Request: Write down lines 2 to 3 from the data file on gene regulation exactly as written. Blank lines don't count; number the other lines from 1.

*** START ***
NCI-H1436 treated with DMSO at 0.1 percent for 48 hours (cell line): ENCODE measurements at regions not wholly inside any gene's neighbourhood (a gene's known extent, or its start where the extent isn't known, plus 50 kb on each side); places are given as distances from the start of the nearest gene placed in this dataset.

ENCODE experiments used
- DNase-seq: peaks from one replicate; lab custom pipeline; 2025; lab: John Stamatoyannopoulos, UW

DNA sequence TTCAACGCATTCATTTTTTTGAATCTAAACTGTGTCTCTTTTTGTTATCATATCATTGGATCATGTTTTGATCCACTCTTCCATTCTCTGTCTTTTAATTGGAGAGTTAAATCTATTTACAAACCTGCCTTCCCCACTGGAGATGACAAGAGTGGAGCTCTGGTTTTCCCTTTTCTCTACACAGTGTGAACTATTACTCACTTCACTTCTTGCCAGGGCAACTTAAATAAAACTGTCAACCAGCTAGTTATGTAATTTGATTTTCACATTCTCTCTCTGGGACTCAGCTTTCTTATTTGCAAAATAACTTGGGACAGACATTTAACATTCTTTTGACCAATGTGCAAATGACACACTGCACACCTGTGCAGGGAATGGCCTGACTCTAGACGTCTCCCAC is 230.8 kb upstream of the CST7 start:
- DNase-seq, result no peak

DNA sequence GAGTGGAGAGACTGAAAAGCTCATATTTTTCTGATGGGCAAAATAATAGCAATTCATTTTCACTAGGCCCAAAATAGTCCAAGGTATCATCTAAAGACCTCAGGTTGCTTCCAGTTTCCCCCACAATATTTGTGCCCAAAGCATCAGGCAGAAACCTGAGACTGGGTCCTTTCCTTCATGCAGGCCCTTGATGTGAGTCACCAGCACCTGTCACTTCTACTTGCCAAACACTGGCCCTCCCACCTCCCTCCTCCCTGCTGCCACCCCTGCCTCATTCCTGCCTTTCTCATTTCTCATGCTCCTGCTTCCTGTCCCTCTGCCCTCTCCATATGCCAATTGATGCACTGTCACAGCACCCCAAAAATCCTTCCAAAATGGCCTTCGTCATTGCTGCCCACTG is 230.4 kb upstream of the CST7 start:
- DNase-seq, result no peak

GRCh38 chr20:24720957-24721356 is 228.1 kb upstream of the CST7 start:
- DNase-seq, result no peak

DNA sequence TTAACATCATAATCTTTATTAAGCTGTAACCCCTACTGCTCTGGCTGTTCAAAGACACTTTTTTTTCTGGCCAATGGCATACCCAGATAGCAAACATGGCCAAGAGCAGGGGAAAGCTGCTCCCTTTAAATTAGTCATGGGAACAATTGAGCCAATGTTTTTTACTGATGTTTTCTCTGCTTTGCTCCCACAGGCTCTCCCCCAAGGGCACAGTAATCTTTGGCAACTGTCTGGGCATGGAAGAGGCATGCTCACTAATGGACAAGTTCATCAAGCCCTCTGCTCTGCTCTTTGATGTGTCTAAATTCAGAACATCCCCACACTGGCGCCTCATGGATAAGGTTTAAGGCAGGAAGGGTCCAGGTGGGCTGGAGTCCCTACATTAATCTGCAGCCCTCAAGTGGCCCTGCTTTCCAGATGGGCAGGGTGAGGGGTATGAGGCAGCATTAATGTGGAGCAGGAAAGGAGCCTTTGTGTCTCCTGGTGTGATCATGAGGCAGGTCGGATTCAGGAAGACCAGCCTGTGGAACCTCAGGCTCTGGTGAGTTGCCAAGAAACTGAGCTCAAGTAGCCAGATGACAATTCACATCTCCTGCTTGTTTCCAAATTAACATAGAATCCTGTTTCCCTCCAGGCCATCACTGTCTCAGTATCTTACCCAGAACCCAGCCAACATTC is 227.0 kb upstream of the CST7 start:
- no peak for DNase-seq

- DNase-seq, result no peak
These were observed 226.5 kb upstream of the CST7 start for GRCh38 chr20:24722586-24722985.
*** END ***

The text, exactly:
ENCODE experiments used
- DNase-seq: peaks from one replicate; lab custom pipeline; 2025; lab: John Stamatoyannopoulos, UW